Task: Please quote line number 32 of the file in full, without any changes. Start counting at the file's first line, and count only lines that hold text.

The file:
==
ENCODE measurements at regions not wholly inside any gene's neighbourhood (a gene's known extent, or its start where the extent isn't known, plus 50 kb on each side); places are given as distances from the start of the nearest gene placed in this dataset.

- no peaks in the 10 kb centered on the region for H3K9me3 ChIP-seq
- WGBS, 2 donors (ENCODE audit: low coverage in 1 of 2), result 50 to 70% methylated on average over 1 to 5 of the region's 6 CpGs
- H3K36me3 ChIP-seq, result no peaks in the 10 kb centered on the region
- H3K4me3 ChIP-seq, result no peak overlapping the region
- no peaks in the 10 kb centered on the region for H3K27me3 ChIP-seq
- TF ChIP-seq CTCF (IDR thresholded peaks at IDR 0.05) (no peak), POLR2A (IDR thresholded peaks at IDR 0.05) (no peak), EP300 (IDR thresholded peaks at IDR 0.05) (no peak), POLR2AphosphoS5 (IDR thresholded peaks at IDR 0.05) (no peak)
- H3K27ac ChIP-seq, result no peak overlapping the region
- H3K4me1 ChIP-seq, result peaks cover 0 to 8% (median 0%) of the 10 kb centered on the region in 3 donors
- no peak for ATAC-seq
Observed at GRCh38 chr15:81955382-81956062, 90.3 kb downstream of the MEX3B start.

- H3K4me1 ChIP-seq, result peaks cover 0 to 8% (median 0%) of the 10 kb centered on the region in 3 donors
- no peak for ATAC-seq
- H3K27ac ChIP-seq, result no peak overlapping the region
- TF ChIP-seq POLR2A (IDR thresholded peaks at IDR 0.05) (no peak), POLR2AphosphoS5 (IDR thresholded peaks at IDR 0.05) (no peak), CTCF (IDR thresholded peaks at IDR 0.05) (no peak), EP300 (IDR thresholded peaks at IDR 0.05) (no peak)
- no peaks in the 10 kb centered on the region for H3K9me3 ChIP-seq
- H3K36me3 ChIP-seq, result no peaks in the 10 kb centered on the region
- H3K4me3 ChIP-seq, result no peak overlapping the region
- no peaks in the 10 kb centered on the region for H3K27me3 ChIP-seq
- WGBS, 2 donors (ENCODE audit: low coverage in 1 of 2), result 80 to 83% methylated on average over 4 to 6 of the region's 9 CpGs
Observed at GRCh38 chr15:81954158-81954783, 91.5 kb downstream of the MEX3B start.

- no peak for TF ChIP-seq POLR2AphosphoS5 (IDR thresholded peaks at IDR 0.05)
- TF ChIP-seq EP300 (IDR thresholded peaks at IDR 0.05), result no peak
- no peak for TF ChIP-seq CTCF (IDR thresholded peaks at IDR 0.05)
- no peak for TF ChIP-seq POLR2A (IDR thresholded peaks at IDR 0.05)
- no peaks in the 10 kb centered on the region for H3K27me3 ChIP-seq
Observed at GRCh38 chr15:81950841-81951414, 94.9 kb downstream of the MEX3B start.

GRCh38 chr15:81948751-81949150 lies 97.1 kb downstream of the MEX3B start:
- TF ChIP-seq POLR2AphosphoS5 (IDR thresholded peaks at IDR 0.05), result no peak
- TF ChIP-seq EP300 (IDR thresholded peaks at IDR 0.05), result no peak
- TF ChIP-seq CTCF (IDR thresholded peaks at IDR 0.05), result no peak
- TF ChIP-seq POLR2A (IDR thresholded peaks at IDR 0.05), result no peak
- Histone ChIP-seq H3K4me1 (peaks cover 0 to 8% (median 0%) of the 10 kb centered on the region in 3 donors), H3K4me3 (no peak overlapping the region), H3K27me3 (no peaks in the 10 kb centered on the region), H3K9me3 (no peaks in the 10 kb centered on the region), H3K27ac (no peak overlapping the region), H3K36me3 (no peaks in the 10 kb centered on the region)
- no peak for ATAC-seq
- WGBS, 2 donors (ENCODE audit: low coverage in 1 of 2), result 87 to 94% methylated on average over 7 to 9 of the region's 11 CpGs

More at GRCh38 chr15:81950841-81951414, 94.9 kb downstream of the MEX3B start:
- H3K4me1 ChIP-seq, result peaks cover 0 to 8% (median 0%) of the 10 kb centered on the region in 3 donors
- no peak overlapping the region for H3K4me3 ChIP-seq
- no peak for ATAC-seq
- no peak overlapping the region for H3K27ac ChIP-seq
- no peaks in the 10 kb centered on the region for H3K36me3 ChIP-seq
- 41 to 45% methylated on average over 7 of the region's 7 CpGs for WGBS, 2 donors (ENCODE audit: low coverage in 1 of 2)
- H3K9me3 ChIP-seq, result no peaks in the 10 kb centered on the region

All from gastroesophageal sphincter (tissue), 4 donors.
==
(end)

- TF ChIP-seq POLR2A (IDR thresholded peaks at IDR 0.05), result no peak